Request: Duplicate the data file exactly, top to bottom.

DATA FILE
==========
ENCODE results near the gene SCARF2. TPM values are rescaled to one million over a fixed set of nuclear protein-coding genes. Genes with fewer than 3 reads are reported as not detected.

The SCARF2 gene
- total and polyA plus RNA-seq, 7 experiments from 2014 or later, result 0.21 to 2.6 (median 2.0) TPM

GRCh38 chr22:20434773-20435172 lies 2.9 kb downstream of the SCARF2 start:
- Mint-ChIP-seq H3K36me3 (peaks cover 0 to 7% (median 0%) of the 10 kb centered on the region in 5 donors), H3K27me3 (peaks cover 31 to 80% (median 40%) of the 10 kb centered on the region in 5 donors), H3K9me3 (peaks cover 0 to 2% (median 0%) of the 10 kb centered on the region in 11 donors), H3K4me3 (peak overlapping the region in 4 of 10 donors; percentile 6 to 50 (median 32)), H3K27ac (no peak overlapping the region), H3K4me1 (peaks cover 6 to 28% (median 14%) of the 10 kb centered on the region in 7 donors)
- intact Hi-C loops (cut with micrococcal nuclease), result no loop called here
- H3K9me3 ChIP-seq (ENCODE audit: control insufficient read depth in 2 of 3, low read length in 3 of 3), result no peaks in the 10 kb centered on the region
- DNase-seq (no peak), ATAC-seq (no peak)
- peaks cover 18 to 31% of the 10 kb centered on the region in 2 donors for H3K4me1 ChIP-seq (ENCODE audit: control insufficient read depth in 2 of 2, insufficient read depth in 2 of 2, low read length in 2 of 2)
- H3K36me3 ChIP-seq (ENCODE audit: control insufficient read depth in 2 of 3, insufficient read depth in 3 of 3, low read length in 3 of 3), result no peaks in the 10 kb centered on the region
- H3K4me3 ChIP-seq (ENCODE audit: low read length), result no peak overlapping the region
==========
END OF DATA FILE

ENCODE results near the gene SCARF2. TPM values are rescaled to one million over a fixed set of nuclear protein-coding genes. Genes with fewer than 3 reads are reported as not detected.

The SCARF2 gene
- total and polyA plus RNA-seq, 7 experiments from 2014 or later, result 0.21 to 2.6 (median 2.0) TPM

GRCh38 chr22:20434773-20435172 lies 2.9 kb downstream of the SCARF2 start:
- Mint-ChIP-seq H3K36me3 (peaks cover 0 to 7% (median 0%) of the 10 kb centered on the region in 5 donors), H3K27me3 (peaks cover 31 to 80% (median 40%) of the 10 kb centered on the region in 5 donors), H3K9me3 (peaks cover 0 to 2% (median 0%) of the 10 kb centered on the region in 11 donors), H3K4me3 (peak overlapping the region in 4 of 10 donors; percentile 6 to 50 (median 32)), H3K27ac (no peak overlapping the region), H3K4me1 (peaks cover 6 to 28% (median 14%) of the 10 kb centered on the region in 7 donors)
- intact Hi-C loops (cut with micrococcal nuclease), result no loop called here
- H3K9me3 ChIP-seq (ENCODE audit: control insufficient read depth in 2 of 3, low read length in 3 of 3), result no peaks in the 10 kb centered on the region
- DNase-seq (no peak), ATAC-seq (no peak)
- peaks cover 18 to 31% of the 10 kb centered on the region in 2 donors for H3K4me1 ChIP-seq (ENCODE audit: control insufficient read depth in 2 of 2, insufficient read depth in 2 of 2, low read length in 2 of 2)
- H3K36me3 ChIP-seq (ENCODE audit: control insufficient read depth in 2 of 3, insufficient read depth in 3 of 3, low read length in 3 of 3), result no peaks in the 10 kb centered on the region
- H3K4me3 ChIP-seq (ENCODE audit: low read length), result no peak overlapping the region